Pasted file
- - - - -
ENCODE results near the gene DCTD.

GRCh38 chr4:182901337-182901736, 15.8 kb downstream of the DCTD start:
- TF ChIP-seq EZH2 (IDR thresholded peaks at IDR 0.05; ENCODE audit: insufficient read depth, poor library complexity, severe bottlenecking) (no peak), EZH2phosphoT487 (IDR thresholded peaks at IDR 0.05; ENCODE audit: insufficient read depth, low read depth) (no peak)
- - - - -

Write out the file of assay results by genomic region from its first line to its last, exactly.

ENCODE results near the gene DCTD.

GRCh38 chr4:182901337-182901736, 15.8 kb downstream of the DCTD start:
- TF ChIP-seq EZH2 (IDR thresholded peaks at IDR 0.05; ENCODE audit: insufficient read depth, poor library complexity, severe bottlenecking) (no peak), EZH2phosphoT487 (IDR thresholded peaks at IDR 0.05; ENCODE audit: insufficient read depth, low read depth) (no peak)